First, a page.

US Vice President Joe Biden on Saturday condemned the Kurdistan Workers Party (PKK) as a "terror group plain and simple" and a threat to Turkey like the Islamic State group, while hailing Ankara's cooperation in the fight against jihadists.
After talks with Turkish Prime Minister Ahmet Davutoglu in Istanbul, Biden pleased his hosts with a ringing denunciation of the "outrageous" attacks by the PKK, which the Turkish military is seeking to cripple in a relentless but controversial campaign.
He praised much closer cooperation in the battle against IS between Washington and Ankara, which had been accused in the past of turning a blind eye to the jihadist extremists.
He also spoke of the possibility of a "military operation" in Syria should peace talks fail, but the White House later made clear he was only referring to current coalition military operations against IS.
The PKK, listed as a terror group by Washington and the European Union, has killed dozens of members of the Turkish security forces in attacks since a truce collapsed in July.
Turkey however has expressed concern that Washington was seeking to woo the PKK as an ally in the anti-IS fight and vehemently opposed any move to delist it as a terror group.
Ankara is also concerned about the extent of US cooperation in Syria with the People's Protection Units (YPG), which Turkey sees as a branch of the PKK.
The IS group "is not the only existential threat to the people of Turkey, the PKK is equally a threat and we are aware of that... it is a terror group plain and simple and what they continue to do is absolutely outrageous," Biden said.
"We do agree with you that in terms of their actions Daesh (IS), PKK and (Al-Qaeda's Syria affiliate) Al-Nusra... are simply terrorist groups," said Biden.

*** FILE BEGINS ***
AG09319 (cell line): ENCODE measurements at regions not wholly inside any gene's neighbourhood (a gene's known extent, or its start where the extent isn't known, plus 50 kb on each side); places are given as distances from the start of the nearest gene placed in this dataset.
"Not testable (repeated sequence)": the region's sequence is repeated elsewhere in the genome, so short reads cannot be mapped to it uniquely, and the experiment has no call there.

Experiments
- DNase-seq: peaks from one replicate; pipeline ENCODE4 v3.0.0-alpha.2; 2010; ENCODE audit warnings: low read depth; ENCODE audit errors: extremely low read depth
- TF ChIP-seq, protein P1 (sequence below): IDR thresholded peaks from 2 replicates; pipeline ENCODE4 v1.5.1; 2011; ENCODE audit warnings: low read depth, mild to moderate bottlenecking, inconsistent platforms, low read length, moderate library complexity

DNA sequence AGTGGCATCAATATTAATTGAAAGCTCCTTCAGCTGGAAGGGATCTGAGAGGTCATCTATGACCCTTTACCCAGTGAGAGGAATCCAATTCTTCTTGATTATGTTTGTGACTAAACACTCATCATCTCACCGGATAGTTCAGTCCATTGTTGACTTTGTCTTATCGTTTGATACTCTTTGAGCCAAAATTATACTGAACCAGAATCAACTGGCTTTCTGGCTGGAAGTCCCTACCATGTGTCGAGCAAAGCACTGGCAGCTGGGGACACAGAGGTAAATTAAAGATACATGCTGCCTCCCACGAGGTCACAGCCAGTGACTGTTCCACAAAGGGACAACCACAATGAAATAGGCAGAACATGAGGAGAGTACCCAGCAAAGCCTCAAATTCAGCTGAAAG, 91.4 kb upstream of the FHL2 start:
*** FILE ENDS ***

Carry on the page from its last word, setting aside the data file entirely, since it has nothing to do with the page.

Davutoglu emphasised Ankara saw no difference between those groups and the extreme-left DHKP-C. "We were pleased to have seen in the talks our approach is shared," he said.
He also reaffirmed Turkey's opposition to the YPG, which he accused of carrying out ethnic cleansing in northern Syria and being "part of the PKK and receiving open support from the PKK."
Biden later held over two-and-a-half hours of talks with President Recep Tayyip Erdogan but no statement was made after the discussions.
- 'Shared mission' -
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The US vice president praised Turkey for taking "very important steps to improve the security of its border" from IS militants who until recently controlled much of the frontier region in Syria.
Biden said Turkey and the United States were coordinating ever more precisely on what is a "shared mission on the extermination of IS".
"We do believe our plans together have gotten more contoured and more coordinated," he said.
"We are increasingly making progress and that progress will be sped up as a result of our meeting today."
He said the two sides also discussed bolstering support for Sunni Arab groups inside Syria to cut off any remaining access that IS has to the border region.
"That is a priority for both our nations so we can prevent new fighters and equipment from reaching IS fighters," he added.
Biden said work was continuing on finding a political solution to Syria's almost five-year civil war, saying: "We are neither optimistic nor pessimistic. We are determined."
He added: "But we are prepared if that is not possible to having a military solution to this operation and taking out Daesh (IS)," he said.
A US official emphasised that Biden's comments did not herald any change in US policy in Syria, saying he was referring to the simultaneous pursuit of a political solution alongside the fight against IS.
- Controversial talks -
Biden had Friday ratcheted up tensions with a stinging attack on Turkey's current record on freedom of expression, saying it is "not the kind of example that needs to be set".
Davutoglu hit back by expressing surprise at Biden's schedule of meetings on Friday where he had met anti-government journalists and the son and wife of the jailed editor of the Cumhuriyet daily Can Dundar.
In comments in pro-government newspapers Saturday, Davutoglu said "we would have expected" Biden should also have met with victims of PKK attacks.